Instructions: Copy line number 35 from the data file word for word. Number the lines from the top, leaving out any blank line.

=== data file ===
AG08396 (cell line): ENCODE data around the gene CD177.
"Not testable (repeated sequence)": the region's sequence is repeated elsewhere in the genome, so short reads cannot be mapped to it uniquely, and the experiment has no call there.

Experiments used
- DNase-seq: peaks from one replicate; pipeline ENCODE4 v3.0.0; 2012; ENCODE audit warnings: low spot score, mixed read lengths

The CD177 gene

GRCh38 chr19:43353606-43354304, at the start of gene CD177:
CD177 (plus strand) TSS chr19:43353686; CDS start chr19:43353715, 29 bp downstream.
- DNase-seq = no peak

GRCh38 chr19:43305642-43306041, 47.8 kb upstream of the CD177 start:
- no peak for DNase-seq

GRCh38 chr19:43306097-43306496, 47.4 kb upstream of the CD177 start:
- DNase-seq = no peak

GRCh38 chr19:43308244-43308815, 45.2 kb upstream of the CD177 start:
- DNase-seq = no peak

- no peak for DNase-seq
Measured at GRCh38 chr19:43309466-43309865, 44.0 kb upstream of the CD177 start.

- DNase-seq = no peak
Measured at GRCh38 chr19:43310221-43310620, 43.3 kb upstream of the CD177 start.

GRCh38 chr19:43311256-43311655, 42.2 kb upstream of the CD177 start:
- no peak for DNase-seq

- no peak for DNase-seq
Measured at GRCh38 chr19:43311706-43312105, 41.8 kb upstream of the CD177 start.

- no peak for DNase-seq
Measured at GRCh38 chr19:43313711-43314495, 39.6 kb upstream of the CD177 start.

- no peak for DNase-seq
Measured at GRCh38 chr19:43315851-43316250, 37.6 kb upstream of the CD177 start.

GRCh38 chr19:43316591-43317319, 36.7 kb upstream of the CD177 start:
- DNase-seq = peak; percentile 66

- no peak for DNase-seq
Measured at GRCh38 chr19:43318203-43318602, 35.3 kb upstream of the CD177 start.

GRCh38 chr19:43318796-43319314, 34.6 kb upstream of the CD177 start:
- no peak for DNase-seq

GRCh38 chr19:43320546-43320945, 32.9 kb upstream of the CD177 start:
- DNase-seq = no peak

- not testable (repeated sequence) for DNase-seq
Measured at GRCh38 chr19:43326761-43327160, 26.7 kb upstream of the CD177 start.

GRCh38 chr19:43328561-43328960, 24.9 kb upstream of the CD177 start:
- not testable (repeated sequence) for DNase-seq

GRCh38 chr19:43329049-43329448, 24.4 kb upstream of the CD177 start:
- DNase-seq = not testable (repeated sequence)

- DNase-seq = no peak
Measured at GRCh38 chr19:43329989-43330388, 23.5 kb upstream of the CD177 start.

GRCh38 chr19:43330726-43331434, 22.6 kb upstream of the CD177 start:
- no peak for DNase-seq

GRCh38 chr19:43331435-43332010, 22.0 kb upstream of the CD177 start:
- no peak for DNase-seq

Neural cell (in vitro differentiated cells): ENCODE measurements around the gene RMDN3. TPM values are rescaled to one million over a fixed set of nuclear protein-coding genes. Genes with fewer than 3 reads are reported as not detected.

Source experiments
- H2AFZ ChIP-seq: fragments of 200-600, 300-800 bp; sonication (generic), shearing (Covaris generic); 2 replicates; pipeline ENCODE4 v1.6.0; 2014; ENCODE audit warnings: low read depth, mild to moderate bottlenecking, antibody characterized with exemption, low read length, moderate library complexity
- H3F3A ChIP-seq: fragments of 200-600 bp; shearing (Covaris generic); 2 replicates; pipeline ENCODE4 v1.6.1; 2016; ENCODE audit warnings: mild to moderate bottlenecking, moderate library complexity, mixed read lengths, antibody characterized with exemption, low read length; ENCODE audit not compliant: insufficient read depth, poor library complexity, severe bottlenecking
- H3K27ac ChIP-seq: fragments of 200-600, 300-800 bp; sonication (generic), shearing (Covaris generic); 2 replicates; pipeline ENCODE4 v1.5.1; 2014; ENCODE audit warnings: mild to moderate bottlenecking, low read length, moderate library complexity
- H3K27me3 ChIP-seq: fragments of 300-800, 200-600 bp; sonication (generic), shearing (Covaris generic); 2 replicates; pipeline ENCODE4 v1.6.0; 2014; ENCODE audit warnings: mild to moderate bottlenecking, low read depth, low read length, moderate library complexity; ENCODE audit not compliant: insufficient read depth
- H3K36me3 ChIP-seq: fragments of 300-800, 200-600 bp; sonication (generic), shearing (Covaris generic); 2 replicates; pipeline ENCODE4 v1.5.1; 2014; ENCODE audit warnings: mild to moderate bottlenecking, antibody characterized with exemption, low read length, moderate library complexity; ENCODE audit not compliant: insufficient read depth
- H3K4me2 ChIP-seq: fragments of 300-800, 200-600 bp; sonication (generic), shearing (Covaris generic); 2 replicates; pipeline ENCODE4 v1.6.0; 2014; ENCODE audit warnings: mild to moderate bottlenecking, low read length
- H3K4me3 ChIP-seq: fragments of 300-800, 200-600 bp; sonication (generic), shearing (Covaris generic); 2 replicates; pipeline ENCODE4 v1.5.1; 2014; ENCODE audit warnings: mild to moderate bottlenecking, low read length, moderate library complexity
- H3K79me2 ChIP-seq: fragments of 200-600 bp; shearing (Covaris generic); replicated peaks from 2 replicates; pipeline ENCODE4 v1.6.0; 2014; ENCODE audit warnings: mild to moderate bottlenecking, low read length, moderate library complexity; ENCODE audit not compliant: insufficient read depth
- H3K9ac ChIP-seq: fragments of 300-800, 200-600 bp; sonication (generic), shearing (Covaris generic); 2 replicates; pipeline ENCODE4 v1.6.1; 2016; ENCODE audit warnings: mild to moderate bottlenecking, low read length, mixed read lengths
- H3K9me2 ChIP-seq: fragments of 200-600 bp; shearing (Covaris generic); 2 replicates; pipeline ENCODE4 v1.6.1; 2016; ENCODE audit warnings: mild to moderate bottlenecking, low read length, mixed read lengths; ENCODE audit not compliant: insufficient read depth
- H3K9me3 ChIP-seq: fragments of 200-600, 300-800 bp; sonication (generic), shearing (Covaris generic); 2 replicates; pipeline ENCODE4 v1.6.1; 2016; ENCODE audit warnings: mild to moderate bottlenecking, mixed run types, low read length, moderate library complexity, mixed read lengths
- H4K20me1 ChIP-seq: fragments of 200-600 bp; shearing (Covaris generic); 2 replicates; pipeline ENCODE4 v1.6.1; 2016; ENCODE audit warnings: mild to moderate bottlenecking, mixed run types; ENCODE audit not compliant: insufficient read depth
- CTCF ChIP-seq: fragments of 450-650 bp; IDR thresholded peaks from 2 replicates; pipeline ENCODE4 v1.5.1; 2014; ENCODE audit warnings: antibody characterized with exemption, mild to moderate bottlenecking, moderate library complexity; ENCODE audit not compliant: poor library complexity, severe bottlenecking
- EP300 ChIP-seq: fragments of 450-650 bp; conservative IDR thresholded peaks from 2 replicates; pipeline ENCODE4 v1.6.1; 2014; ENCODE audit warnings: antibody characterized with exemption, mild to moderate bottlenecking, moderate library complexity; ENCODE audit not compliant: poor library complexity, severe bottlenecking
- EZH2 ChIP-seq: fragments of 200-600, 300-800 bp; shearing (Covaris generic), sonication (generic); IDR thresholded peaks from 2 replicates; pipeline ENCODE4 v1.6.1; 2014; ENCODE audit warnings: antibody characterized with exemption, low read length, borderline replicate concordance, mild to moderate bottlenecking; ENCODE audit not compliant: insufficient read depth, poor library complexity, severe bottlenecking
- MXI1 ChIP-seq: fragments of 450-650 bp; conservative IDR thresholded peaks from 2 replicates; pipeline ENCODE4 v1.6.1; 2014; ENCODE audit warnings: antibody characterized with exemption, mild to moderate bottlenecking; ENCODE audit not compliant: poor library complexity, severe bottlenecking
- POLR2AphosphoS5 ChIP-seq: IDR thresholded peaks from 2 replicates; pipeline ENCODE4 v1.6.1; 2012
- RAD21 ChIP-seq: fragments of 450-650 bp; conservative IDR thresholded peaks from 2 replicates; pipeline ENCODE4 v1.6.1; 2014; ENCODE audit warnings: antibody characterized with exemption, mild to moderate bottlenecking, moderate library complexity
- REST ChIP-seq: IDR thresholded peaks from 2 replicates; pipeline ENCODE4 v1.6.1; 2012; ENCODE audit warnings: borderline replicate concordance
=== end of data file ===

- not testable (repeated sequence) for DNase-seq